Application Customization

Sparta-based applications use the Cobra package to expose a rich set of command line options. This section describes:

  • Custom Commands
  • In addition to custom flags, an application may register completely new commands. For example, to support alternative topologies or integrated automated acceptance tests as part of a CI/CD pipeline. To register a custom command, define a new cobra.Command and add it to the sparta.CommandLineOptions.Root command value. Ensure you use the xxxxE Cobra functions so that errors can be properly propagated. httpServerCommand := &cobra.Command{ Use: "httpServer", Short: "Sample HelloWorld HTTP server", Long: `Sample HelloWorld HTTP server that binds to port: ` + HTTPServerPort, RunE: func(cmd *cobra.

  • Custom Flags
  • Some commands (eg: provision) may require additional options. For instance, your application’s provision logic may require VPC subnets or EC2 SSH Key Names. The default Sparta command line option flags may be extended and validated by building on the exposed Cobra command objects. Adding Flags To add a flag, use one of the pflag functions to register your custom flag with one of the standard CommandLineOption values. For example: // SSHKeyName is the SSH KeyName to use when provisioning new EC2 instance var SSHKeyName string func main() { // And add the SSHKeyName option to the provision step sparta.

  • Managing Environments
  • It’s common for a single Sparta application to target multiple environments. For example: Development Staging Production Each environment is largely similar, but the application may need slightly different configuration in each context. To support this, Sparta uses Go’s conditional compilation support to ensure that configuration information is validated at build time. Conditional compilation is supported via the --tags/-t command line argument. This example will work through the SpartaConfig sample.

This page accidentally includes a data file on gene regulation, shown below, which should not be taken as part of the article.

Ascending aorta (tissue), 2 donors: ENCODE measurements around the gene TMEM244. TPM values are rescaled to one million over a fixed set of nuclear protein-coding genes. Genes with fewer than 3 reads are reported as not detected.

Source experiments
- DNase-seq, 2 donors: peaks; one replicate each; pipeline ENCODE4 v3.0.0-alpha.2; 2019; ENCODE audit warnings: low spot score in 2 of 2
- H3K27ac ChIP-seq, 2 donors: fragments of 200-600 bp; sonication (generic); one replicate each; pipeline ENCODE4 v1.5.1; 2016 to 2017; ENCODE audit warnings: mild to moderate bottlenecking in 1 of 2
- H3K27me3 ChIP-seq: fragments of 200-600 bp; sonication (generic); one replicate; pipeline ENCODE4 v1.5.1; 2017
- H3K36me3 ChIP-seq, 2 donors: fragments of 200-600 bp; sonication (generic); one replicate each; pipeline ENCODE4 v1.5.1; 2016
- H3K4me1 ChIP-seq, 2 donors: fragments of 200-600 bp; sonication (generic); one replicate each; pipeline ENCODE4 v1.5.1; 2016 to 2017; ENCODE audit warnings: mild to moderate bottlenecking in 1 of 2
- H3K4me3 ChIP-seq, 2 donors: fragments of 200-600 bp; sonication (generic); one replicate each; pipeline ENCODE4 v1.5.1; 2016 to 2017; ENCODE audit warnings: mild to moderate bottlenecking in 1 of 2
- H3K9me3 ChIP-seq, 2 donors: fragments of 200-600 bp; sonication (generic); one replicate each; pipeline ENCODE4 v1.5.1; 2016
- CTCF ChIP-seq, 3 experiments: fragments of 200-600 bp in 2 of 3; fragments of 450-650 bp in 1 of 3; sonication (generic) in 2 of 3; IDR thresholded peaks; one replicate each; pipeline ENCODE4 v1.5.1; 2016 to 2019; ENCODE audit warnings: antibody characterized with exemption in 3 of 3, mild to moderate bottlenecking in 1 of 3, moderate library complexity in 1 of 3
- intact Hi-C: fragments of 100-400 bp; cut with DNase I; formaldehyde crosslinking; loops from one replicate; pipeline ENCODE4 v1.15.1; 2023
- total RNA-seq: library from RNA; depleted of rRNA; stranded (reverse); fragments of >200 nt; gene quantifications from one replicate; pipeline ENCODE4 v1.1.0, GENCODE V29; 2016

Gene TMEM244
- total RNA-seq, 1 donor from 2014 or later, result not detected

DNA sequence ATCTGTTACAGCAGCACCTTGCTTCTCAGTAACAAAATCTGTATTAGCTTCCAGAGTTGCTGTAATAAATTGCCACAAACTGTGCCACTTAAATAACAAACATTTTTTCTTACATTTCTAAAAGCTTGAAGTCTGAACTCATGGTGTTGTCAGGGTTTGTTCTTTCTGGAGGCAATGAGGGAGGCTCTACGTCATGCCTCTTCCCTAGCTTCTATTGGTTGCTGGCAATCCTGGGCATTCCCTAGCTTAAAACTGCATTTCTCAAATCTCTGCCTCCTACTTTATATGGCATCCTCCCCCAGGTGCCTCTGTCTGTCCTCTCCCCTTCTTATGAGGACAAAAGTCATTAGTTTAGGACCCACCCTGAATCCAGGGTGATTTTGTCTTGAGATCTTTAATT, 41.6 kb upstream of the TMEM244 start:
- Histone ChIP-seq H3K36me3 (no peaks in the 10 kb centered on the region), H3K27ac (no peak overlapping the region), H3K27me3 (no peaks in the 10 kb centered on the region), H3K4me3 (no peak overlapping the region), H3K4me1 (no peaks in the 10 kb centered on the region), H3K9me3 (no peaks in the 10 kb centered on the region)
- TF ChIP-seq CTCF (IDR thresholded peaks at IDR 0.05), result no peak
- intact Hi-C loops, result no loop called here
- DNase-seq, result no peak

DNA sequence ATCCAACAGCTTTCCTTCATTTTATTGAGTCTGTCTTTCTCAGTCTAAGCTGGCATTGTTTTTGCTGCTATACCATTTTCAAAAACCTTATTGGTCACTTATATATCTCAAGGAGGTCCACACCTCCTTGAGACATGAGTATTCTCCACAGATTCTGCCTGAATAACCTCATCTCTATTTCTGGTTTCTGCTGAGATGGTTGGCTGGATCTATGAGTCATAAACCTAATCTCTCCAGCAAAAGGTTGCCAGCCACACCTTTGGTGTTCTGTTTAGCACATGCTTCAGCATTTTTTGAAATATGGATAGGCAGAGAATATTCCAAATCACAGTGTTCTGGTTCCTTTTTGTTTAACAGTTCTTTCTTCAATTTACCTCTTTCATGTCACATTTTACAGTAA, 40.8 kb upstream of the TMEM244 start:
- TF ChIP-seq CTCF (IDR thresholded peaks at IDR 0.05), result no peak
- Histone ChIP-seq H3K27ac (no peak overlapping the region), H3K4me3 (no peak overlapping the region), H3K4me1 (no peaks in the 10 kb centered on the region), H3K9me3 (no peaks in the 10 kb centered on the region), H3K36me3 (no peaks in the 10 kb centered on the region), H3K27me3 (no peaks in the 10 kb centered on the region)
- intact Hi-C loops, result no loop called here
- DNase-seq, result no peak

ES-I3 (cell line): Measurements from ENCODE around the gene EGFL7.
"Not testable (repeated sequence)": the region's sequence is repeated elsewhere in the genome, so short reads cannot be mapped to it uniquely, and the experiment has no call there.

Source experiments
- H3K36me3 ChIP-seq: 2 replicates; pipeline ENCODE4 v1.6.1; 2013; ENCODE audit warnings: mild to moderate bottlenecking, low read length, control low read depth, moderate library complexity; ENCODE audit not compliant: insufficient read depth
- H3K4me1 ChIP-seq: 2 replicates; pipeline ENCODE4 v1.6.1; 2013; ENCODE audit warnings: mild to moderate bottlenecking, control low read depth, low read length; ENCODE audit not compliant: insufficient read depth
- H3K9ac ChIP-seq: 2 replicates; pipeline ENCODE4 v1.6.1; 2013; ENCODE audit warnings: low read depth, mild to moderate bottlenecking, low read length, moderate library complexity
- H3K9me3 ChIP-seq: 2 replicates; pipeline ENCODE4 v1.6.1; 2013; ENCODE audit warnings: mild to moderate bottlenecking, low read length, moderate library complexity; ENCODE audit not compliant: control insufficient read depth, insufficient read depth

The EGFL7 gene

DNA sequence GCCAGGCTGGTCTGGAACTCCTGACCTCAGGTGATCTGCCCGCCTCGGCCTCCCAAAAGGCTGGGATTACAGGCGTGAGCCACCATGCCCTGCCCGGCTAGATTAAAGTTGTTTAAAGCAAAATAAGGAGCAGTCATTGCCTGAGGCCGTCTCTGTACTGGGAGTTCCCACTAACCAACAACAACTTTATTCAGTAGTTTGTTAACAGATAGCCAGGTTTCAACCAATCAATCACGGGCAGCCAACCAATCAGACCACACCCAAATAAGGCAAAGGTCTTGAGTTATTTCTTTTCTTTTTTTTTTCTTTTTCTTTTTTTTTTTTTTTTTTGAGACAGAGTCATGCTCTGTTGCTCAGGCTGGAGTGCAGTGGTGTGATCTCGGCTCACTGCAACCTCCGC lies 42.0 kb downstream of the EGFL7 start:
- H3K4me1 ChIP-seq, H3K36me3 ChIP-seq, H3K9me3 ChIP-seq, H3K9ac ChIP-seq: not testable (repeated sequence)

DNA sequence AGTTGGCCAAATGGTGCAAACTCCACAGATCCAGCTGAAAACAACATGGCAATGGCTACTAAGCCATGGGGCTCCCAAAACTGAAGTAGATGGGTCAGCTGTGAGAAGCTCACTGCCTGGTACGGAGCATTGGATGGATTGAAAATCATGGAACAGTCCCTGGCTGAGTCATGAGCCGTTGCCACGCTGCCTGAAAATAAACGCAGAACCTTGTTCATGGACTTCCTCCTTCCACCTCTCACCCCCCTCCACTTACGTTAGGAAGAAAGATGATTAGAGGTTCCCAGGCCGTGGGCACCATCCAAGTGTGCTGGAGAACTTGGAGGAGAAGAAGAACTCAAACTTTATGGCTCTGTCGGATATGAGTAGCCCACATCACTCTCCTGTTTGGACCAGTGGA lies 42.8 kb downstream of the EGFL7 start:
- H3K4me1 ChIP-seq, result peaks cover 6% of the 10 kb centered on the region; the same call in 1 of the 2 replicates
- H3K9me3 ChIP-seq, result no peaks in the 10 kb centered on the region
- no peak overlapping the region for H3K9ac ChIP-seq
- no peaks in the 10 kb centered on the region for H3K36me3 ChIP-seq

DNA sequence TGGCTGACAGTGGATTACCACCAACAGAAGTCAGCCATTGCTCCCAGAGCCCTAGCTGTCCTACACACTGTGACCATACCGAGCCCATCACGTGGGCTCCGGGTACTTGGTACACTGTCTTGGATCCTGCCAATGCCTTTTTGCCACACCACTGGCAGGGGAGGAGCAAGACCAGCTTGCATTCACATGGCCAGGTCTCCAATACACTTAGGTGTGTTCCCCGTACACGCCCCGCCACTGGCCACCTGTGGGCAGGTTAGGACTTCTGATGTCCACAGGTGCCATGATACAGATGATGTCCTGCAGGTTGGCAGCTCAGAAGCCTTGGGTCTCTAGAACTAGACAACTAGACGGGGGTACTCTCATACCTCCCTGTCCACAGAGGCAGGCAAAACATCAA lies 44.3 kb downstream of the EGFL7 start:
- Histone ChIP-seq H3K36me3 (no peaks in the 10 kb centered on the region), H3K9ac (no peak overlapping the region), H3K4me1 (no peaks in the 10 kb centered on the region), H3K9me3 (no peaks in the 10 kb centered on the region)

• CloudFormation Resources
  • In addition to per-lambda custom resources, a service may benefit from the ability to include a service-scoped Lambda backed CustomResource. Including a custom service scoped resource is a multi-step process. The code excerpts below are from the SpartaCustomResource sample application. 1. Resource Type The first step is to define a custom CloudFormation Resource Type //////////////////////////////////////////////////////////////////////////////// // 1 - Define the custom type const spartaHelloWorldResourceType = "Custom::sparta::HelloWorldResource" 2. Request Parameters The next step is to define the parameters that are supplied to the custom resource invocation.

  • Custom Resources
  • In some circumstances your service may need to provision or access resources that fall outside the standard workflow. In this case you can use CloudFormation Lambda-backed CustomResources to create or access resources during your CloudFormation stack’s lifecycle. Sparta provides unchecked access to the CloudFormation resource lifecycle via the RequireCustomResource function. This function registers an AWS Lambda Function as an CloudFormation custom resource lifecycle. In this section we’ll walk through a sample user-defined custom resource and discuss how a custom resource’s outputs can be propagated to an application-level Sparta lambda function.

Adding custom flags or commands is typically a prerequisite to supporting alternative topologies.